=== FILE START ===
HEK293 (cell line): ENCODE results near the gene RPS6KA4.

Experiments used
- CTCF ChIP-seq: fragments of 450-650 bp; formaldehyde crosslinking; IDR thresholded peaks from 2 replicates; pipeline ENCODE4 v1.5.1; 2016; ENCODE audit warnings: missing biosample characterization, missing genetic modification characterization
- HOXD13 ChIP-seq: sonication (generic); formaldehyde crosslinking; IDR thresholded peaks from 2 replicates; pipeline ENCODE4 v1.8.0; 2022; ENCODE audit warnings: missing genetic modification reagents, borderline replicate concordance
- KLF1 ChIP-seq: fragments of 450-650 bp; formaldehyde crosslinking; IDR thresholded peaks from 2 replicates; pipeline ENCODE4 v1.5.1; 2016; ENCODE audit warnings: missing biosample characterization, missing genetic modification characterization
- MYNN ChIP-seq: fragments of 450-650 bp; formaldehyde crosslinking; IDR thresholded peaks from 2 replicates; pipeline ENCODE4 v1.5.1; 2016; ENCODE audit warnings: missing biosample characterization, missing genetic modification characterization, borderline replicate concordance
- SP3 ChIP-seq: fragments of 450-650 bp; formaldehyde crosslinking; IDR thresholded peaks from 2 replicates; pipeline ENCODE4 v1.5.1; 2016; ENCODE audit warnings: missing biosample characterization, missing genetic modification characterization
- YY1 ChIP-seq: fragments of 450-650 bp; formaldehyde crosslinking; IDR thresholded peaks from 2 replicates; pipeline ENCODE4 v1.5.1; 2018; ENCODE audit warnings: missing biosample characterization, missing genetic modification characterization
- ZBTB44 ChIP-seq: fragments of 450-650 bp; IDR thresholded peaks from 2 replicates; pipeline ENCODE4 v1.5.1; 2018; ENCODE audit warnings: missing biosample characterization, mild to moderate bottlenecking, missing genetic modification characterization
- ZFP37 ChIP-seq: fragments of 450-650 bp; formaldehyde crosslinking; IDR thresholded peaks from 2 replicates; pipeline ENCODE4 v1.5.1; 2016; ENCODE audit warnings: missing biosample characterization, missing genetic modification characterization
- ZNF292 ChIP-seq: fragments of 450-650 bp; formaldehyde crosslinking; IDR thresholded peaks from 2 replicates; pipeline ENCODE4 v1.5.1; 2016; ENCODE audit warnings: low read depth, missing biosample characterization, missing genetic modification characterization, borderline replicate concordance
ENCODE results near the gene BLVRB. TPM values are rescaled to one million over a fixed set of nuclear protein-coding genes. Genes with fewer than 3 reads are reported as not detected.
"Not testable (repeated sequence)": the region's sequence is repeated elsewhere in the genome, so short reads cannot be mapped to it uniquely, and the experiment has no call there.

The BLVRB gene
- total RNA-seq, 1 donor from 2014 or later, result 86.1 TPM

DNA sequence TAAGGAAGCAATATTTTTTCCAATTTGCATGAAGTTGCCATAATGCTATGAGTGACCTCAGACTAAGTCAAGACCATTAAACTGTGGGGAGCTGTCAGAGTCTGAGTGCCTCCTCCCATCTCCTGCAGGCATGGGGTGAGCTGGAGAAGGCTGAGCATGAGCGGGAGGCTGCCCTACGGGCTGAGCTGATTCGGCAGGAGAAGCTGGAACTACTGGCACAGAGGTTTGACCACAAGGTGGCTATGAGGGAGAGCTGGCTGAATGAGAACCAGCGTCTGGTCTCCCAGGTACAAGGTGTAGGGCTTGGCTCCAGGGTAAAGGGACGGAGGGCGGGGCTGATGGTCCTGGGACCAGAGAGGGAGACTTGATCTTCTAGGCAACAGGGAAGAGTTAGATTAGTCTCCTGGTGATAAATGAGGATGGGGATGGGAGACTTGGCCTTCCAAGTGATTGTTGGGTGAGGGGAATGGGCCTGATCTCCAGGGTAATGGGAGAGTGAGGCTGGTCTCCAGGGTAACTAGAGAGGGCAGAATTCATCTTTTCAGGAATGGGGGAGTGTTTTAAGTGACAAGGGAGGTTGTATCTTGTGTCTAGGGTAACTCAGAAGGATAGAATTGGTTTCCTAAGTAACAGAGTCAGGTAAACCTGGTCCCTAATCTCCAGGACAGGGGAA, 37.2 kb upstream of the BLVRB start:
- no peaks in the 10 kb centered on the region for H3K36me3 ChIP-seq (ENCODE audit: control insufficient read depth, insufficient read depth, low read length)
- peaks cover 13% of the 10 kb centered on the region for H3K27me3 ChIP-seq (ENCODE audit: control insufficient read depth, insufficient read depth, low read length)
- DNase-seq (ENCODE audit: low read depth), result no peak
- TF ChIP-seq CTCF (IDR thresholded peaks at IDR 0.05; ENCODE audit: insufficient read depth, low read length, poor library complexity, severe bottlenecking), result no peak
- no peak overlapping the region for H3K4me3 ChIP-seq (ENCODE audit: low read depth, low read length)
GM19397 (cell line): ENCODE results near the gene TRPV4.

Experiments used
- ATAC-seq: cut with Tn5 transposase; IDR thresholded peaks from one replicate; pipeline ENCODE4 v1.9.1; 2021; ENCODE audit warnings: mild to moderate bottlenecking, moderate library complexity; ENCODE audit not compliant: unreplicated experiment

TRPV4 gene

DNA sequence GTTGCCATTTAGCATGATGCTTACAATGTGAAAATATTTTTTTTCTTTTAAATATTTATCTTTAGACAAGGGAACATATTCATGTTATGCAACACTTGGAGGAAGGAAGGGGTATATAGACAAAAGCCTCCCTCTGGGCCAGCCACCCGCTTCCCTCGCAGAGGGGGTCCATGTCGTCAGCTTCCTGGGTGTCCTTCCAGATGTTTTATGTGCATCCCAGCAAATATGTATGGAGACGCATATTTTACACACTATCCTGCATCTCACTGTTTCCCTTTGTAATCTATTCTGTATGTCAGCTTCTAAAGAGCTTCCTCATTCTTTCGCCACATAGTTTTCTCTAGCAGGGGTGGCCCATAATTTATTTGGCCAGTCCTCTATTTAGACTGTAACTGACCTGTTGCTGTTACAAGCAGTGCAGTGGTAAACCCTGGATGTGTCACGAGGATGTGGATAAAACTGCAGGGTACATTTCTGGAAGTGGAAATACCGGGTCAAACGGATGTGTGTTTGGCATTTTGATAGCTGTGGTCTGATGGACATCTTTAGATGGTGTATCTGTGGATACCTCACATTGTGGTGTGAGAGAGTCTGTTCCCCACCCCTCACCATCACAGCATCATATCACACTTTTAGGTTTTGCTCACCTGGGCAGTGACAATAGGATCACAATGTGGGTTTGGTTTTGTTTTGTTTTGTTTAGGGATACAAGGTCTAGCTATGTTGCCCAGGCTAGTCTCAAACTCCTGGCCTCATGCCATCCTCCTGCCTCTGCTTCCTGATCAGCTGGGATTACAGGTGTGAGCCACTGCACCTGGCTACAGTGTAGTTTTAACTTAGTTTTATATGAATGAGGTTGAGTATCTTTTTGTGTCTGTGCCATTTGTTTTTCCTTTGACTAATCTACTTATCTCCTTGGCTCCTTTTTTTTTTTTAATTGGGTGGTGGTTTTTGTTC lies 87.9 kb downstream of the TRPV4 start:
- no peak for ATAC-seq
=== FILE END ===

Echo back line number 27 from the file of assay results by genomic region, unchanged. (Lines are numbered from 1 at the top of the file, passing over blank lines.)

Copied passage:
- no peak for ATAC-seq